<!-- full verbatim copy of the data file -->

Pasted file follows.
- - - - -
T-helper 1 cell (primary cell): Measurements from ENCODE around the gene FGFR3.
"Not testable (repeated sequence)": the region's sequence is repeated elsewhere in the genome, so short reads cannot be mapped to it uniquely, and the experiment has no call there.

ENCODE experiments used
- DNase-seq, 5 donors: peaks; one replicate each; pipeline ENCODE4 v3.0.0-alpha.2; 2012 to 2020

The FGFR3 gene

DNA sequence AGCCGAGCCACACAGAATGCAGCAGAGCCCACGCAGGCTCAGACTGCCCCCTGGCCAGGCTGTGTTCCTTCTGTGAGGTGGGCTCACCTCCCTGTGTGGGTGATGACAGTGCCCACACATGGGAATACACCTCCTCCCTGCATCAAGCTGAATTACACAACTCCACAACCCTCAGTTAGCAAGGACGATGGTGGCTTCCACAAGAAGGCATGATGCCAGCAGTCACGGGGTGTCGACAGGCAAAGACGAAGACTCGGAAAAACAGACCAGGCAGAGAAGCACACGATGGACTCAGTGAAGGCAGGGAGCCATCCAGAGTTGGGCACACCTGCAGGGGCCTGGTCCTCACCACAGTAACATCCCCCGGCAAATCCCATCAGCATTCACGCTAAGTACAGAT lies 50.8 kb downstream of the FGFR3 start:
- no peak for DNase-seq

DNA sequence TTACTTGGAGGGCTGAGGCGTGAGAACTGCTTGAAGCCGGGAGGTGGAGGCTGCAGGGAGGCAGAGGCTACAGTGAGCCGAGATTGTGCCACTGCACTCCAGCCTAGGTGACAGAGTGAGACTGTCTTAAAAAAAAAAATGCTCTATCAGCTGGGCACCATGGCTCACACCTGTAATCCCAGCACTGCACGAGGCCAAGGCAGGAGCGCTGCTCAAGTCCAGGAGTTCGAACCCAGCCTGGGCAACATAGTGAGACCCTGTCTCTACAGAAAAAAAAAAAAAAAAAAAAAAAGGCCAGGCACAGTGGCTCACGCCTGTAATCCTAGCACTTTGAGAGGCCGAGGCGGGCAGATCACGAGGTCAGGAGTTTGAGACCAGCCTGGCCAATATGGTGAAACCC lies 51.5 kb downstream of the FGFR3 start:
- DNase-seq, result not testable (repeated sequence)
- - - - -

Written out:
T-helper 1 cell (primary cell): Measurements from ENCODE around the gene FGFR3.
"Not testable (repeated sequence)": the region's sequence is repeated elsewhere in the genome, so short reads cannot be mapped to it uniquely, and the experiment has no call there.

ENCODE experiments used
- DNase-seq, 5 donors: peaks; one replicate each; pipeline ENCODE4 v3.0.0-alpha.2; 2012 to 2020

The FGFR3 gene

DNA sequence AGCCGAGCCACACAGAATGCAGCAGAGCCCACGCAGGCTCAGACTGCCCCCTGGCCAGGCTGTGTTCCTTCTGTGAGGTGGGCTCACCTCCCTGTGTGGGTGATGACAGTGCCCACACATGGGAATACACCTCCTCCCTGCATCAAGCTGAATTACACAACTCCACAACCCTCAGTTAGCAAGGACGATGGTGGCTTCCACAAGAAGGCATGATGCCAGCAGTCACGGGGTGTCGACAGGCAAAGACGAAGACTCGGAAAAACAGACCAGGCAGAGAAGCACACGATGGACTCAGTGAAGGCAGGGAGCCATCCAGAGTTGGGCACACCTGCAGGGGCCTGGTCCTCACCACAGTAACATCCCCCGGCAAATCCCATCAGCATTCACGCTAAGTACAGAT lies 50.8 kb downstream of the FGFR3 start:
- no peak for DNase-seq

DNA sequence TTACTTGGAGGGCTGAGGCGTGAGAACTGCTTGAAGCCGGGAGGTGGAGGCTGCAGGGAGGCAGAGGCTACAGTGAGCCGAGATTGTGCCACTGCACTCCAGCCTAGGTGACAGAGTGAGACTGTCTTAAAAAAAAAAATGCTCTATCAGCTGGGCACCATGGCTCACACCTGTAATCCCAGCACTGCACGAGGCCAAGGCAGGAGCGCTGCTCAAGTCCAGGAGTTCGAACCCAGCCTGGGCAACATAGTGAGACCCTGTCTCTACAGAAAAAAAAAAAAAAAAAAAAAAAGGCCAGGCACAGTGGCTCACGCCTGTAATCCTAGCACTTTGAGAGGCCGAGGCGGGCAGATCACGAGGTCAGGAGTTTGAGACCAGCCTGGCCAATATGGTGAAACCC lies 51.5 kb downstream of the FGFR3 start:
- DNase-seq, result not testable (repeated sequence)